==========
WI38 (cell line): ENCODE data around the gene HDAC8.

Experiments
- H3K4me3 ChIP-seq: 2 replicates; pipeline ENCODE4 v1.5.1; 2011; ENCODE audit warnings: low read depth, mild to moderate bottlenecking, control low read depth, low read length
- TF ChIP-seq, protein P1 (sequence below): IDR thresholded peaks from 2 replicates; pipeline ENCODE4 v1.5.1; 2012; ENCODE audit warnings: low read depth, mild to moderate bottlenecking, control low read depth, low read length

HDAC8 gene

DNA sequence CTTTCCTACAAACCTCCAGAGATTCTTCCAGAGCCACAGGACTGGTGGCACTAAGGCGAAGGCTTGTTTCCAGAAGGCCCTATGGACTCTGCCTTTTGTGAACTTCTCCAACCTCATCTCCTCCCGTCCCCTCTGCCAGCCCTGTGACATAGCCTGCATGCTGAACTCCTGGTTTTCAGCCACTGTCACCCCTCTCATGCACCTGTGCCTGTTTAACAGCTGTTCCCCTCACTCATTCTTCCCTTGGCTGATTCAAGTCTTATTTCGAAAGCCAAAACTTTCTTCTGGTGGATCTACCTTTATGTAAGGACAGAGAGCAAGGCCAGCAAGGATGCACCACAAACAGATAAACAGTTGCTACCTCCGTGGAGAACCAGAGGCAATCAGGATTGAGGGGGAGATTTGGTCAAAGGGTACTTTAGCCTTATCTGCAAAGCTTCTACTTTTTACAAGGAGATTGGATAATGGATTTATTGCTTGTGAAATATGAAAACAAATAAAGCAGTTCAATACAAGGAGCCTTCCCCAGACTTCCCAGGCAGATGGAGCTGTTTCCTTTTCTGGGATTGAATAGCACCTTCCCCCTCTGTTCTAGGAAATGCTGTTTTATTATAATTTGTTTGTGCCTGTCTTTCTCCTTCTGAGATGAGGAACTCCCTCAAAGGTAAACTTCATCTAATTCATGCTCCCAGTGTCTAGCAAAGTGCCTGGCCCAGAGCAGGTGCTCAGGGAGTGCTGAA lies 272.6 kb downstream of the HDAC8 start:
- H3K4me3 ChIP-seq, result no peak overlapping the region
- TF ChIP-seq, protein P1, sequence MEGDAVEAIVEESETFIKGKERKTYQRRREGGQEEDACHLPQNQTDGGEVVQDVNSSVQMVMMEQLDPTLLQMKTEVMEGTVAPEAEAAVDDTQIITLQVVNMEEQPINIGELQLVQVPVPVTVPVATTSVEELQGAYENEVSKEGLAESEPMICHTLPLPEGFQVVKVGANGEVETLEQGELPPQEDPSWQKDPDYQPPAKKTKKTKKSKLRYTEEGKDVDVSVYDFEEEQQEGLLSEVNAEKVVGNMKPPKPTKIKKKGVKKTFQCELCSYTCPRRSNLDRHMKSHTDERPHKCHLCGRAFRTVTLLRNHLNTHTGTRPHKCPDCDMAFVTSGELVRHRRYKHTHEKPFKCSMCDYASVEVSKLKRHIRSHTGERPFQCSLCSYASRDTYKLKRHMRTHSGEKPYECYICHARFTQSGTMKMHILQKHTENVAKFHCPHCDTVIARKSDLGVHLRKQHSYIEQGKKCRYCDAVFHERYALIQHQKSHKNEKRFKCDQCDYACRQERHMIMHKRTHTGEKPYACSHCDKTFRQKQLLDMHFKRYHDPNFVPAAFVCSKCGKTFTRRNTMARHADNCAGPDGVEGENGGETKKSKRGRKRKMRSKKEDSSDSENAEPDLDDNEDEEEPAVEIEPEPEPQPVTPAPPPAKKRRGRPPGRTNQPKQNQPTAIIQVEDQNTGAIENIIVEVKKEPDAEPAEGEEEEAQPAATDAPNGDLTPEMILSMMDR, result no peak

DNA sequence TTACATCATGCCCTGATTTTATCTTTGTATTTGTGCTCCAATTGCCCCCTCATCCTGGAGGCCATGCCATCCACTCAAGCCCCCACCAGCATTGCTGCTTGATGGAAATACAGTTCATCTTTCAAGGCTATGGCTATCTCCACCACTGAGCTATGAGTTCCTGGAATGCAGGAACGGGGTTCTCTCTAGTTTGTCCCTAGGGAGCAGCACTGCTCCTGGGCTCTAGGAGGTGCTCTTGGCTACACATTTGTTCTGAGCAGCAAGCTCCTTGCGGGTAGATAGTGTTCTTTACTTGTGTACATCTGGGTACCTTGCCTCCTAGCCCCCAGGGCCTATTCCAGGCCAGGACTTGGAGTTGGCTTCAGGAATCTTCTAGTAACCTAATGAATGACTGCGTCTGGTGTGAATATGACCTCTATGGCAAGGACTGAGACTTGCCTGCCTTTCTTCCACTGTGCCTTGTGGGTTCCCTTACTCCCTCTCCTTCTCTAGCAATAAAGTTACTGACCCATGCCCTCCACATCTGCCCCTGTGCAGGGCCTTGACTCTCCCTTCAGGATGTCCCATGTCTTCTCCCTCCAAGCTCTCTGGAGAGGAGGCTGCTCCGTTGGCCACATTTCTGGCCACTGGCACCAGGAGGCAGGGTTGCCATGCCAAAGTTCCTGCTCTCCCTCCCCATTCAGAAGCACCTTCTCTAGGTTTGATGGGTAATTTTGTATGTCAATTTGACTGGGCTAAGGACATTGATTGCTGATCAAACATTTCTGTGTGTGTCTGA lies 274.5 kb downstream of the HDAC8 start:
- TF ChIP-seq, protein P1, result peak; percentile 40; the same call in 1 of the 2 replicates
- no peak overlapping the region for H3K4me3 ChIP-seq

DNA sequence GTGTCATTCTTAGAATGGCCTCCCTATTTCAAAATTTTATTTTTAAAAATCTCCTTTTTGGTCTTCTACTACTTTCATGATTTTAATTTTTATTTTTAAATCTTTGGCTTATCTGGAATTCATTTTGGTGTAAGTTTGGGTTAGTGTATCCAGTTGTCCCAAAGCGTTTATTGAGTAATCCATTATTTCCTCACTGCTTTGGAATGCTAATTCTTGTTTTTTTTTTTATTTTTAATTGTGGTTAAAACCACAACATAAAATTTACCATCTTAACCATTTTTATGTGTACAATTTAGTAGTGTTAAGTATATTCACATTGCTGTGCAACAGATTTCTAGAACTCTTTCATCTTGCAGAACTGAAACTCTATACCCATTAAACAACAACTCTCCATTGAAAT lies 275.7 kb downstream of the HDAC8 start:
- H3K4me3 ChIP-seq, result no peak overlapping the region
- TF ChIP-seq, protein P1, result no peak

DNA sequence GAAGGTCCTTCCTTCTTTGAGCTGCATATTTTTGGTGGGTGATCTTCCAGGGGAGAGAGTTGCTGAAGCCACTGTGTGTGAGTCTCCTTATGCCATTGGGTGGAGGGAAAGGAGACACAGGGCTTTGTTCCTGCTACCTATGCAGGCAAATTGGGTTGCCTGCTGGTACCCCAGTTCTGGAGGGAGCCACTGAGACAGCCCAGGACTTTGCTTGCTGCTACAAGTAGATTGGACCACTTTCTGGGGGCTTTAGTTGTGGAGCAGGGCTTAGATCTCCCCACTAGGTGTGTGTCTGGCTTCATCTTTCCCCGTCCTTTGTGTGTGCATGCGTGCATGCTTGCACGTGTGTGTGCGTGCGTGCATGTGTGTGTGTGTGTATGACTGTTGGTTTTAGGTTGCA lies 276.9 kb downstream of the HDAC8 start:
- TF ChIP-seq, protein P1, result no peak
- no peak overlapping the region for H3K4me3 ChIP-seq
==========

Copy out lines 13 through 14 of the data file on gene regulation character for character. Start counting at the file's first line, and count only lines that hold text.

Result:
- H3K4me3 ChIP-seq, result no peak overlapping the region
- TF ChIP-seq, protein P1, result no peak